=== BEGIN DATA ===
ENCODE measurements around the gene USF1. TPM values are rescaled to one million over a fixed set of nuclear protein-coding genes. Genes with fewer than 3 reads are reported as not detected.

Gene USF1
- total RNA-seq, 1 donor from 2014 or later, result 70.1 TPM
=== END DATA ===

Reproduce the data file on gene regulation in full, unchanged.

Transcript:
ENCODE measurements around the gene USF1. TPM values are rescaled to one million over a fixed set of nuclear protein-coding genes. Genes with fewer than 3 reads are reported as not detected.

Gene USF1
- total RNA-seq, 1 donor from 2014 or later, result 70.1 TPM